Print

Chrysotype

 

Aka. Gold Printing.

The name comes from a Greek word for gold. This process is analogous to the CYANOTYPE process and was communicated to the Royal Photographic Society by Sir John Herschel in 1842. A sheet of paper was immersed in a solution of ferricitrate and dried in the dark. The paper was then exposed to light under a negative until a very faint image was obtained. Development took place by brushing a neutral solution of gold, i.e., chloroaurateIII over the exposed paper. The print then turned a purple tint.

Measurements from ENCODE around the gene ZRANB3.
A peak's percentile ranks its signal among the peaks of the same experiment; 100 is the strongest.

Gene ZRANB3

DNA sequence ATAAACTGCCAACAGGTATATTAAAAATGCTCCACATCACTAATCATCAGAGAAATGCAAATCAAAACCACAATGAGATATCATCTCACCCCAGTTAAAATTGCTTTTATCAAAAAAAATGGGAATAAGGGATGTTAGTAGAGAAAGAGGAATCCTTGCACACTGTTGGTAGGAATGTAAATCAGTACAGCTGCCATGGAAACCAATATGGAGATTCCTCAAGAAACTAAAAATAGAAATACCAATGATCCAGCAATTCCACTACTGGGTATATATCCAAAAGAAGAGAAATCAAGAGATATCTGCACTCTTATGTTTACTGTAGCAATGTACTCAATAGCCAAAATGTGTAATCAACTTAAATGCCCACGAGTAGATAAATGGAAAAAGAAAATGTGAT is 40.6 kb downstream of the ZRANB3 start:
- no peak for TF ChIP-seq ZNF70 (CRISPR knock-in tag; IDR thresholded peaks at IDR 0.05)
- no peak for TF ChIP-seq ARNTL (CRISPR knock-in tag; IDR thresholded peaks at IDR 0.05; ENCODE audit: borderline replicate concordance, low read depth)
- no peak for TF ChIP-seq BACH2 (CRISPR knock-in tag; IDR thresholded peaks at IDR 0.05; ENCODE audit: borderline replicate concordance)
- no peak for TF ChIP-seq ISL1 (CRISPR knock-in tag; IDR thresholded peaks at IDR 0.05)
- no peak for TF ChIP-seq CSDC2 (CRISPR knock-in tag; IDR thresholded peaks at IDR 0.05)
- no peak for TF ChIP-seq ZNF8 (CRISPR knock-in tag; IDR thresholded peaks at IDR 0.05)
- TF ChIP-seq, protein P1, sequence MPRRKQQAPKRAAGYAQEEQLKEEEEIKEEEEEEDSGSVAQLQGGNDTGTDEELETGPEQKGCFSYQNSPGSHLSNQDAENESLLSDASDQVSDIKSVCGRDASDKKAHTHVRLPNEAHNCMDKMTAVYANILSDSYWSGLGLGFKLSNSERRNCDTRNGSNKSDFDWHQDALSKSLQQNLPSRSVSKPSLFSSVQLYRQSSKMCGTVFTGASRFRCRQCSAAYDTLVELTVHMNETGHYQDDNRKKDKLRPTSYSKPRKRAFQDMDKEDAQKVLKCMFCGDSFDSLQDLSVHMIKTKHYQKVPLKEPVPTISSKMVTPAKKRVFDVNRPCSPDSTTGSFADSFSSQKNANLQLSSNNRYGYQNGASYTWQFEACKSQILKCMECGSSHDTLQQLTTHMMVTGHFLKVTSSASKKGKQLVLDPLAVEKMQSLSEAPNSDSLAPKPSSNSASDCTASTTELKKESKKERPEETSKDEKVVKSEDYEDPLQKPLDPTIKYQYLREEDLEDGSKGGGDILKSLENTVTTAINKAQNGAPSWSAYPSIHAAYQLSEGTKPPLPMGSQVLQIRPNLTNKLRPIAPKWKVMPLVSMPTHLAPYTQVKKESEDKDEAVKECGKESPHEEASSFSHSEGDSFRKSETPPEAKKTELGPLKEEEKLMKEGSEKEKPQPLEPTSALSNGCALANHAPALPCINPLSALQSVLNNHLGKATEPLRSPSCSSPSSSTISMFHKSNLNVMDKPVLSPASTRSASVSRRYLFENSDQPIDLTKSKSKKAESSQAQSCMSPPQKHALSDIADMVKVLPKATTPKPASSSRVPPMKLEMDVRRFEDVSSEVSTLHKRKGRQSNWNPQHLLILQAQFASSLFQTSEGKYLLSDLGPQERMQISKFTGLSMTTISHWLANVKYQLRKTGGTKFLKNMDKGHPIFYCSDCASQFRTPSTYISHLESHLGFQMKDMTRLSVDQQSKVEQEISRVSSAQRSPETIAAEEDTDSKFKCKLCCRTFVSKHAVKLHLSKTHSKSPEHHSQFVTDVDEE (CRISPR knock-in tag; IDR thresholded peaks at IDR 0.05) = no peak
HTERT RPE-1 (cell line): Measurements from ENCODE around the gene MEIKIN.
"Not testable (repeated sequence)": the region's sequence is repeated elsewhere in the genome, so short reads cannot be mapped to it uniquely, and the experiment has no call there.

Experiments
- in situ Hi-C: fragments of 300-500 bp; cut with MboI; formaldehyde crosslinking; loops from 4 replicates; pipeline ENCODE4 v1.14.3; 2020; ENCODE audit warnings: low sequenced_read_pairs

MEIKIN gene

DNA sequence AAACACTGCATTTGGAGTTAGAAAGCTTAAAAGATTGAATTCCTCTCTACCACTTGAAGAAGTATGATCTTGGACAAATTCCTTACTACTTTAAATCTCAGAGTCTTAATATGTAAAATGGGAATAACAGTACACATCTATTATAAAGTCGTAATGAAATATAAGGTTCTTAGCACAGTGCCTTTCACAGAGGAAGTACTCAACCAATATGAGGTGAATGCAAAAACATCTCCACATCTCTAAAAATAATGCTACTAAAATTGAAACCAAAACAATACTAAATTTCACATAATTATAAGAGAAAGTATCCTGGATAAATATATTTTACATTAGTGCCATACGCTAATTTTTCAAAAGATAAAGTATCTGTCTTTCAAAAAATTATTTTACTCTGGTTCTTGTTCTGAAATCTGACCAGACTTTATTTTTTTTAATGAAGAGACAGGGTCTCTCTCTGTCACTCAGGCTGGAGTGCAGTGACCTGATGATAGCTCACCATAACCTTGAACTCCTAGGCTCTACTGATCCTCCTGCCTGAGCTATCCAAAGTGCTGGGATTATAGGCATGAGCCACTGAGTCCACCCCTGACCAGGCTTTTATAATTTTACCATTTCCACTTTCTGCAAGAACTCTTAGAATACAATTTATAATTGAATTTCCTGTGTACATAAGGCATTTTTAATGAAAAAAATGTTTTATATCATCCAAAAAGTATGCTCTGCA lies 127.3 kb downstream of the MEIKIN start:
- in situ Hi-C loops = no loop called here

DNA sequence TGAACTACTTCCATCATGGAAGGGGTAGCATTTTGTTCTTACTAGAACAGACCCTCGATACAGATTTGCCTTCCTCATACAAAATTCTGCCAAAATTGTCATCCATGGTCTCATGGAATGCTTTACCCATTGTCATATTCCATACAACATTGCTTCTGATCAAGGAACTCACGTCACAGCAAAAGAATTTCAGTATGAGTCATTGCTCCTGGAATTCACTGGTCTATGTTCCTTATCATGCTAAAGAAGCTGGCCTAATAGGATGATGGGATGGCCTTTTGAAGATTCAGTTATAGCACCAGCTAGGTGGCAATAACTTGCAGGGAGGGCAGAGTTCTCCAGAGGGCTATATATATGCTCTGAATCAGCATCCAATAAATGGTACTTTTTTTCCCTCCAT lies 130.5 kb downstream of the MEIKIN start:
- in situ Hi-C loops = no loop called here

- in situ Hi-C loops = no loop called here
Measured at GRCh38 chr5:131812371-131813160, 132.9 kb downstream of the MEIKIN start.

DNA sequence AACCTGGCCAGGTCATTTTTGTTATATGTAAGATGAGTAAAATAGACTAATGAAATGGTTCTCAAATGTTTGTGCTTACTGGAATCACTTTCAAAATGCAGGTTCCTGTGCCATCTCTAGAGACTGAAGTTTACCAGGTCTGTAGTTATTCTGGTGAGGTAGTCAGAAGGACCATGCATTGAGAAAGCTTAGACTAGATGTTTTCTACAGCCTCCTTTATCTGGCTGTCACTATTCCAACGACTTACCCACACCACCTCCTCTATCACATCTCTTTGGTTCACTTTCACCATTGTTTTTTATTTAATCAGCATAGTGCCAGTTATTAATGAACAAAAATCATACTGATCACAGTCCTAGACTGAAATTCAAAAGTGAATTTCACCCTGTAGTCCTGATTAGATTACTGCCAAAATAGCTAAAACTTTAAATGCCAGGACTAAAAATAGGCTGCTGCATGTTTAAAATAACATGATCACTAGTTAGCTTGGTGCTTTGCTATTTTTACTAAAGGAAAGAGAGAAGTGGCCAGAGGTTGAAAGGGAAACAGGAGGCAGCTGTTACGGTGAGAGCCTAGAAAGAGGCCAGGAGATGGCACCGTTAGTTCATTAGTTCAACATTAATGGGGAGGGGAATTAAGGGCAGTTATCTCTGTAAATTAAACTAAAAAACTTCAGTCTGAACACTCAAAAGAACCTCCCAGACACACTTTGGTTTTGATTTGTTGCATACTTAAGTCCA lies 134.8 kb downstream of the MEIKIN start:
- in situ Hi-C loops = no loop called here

In recent years (ca. 1987) Mike Ware in the UK has had a fresh look at the chemistry behind the original process and has come up with an improved version. (Nadeau, Encyclopedia, p. xxx.).